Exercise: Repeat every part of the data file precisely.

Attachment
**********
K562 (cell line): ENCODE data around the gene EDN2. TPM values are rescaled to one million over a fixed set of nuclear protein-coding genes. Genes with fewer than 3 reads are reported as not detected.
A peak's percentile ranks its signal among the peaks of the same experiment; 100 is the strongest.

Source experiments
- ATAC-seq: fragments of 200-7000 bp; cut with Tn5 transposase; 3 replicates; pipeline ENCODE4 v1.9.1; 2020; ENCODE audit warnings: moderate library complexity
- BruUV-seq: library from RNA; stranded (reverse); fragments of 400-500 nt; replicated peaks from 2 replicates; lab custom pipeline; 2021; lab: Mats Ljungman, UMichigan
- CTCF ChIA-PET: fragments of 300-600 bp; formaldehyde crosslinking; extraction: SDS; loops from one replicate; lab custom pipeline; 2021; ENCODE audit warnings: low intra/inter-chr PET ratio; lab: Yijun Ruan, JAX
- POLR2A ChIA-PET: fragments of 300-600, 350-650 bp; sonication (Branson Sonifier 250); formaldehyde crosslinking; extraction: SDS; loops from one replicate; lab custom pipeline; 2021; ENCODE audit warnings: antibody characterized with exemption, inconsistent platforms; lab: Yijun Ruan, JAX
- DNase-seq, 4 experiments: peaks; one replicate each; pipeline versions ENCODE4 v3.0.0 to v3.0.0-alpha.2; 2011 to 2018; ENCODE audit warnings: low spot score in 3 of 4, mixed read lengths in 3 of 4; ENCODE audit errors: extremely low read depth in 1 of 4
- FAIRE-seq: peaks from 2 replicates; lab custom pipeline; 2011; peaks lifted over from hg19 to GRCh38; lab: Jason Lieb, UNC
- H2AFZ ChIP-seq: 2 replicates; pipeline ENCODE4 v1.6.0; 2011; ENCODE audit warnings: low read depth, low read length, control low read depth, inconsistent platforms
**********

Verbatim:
K562 (cell line): ENCODE data around the gene EDN2. TPM values are rescaled to one million over a fixed set of nuclear protein-coding genes. Genes with fewer than 3 reads are reported as not detected.
A peak's percentile ranks its signal among the peaks of the same experiment; 100 is the strongest.

Source experiments
- ATAC-seq: fragments of 200-7000 bp; cut with Tn5 transposase; 3 replicates; pipeline ENCODE4 v1.9.1; 2020; ENCODE audit warnings: moderate library complexity
- BruUV-seq: library from RNA; stranded (reverse); fragments of 400-500 nt; replicated peaks from 2 replicates; lab custom pipeline; 2021; lab: Mats Ljungman, UMichigan
- CTCF ChIA-PET: fragments of 300-600 bp; formaldehyde crosslinking; extraction: SDS; loops from one replicate; lab custom pipeline; 2021; ENCODE audit warnings: low intra/inter-chr PET ratio; lab: Yijun Ruan, JAX
- POLR2A ChIA-PET: fragments of 300-600, 350-650 bp; sonication (Branson Sonifier 250); formaldehyde crosslinking; extraction: SDS; loops from one replicate; lab custom pipeline; 2021; ENCODE audit warnings: antibody characterized with exemption, inconsistent platforms; lab: Yijun Ruan, JAX
- DNase-seq, 4 experiments: peaks; one replicate each; pipeline versions ENCODE4 v3.0.0 to v3.0.0-alpha.2; 2011 to 2018; ENCODE audit warnings: low spot score in 3 of 4, mixed read lengths in 3 of 4; ENCODE audit errors: extremely low read depth in 1 of 4
- FAIRE-seq: peaks from 2 replicates; lab custom pipeline; 2011; peaks lifted over from hg19 to GRCh38; lab: Jason Lieb, UNC
- H2AFZ ChIP-seq: 2 replicates; pipeline ENCODE4 v1.6.0; 2011; ENCODE audit warnings: low read depth, low read length, control low read depth, inconsistent platforms